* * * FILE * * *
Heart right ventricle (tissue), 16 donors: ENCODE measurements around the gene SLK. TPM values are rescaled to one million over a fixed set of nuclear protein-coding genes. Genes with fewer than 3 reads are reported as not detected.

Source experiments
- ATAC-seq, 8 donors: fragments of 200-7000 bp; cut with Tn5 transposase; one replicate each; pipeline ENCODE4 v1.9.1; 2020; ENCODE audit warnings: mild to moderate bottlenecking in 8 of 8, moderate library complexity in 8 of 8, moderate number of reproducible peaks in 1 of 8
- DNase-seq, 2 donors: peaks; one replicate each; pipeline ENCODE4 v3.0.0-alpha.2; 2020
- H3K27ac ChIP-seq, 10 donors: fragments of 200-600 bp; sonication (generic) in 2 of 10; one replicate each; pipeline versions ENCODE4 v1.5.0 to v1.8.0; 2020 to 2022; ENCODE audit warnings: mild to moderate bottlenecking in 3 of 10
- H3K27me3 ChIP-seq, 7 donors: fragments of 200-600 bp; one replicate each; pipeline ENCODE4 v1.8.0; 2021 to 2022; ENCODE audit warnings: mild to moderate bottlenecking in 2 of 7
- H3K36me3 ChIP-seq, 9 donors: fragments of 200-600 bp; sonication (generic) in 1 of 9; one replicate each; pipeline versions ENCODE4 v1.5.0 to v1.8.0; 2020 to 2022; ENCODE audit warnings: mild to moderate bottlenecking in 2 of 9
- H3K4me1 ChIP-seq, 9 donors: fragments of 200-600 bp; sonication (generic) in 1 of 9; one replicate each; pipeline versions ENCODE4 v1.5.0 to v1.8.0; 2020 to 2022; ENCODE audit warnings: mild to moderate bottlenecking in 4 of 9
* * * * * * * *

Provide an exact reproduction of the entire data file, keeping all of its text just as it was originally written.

Heart right ventricle (tissue), 16 donors: ENCODE measurements around the gene SLK. TPM values are rescaled to one million over a fixed set of nuclear protein-coding genes. Genes with fewer than 3 reads are reported as not detected.

Source experiments
- ATAC-seq, 8 donors: fragments of 200-7000 bp; cut with Tn5 transposase; one replicate each; pipeline ENCODE4 v1.9.1; 2020; ENCODE audit warnings: mild to moderate bottlenecking in 8 of 8, moderate library complexity in 8 of 8, moderate number of reproducible peaks in 1 of 8
- DNase-seq, 2 donors: peaks; one replicate each; pipeline ENCODE4 v3.0.0-alpha.2; 2020
- H3K27ac ChIP-seq, 10 donors: fragments of 200-600 bp; sonication (generic) in 2 of 10; one replicate each; pipeline versions ENCODE4 v1.5.0 to v1.8.0; 2020 to 2022; ENCODE audit warnings: mild to moderate bottlenecking in 3 of 10
- H3K27me3 ChIP-seq, 7 donors: fragments of 200-600 bp; one replicate each; pipeline ENCODE4 v1.8.0; 2021 to 2022; ENCODE audit warnings: mild to moderate bottlenecking in 2 of 7
- H3K36me3 ChIP-seq, 9 donors: fragments of 200-600 bp; sonication (generic) in 1 of 9; one replicate each; pipeline versions ENCODE4 v1.5.0 to v1.8.0; 2020 to 2022; ENCODE audit warnings: mild to moderate bottlenecking in 2 of 9
- H3K4me1 ChIP-seq, 9 donors: fragments of 200-600 bp; sonication (generic) in 1 of 9; one replicate each; pipeline versions ENCODE4 v1.5.0 to v1.8.0; 2020 to 2022; ENCODE audit warnings: mild to moderate bottlenecking in 4 of 9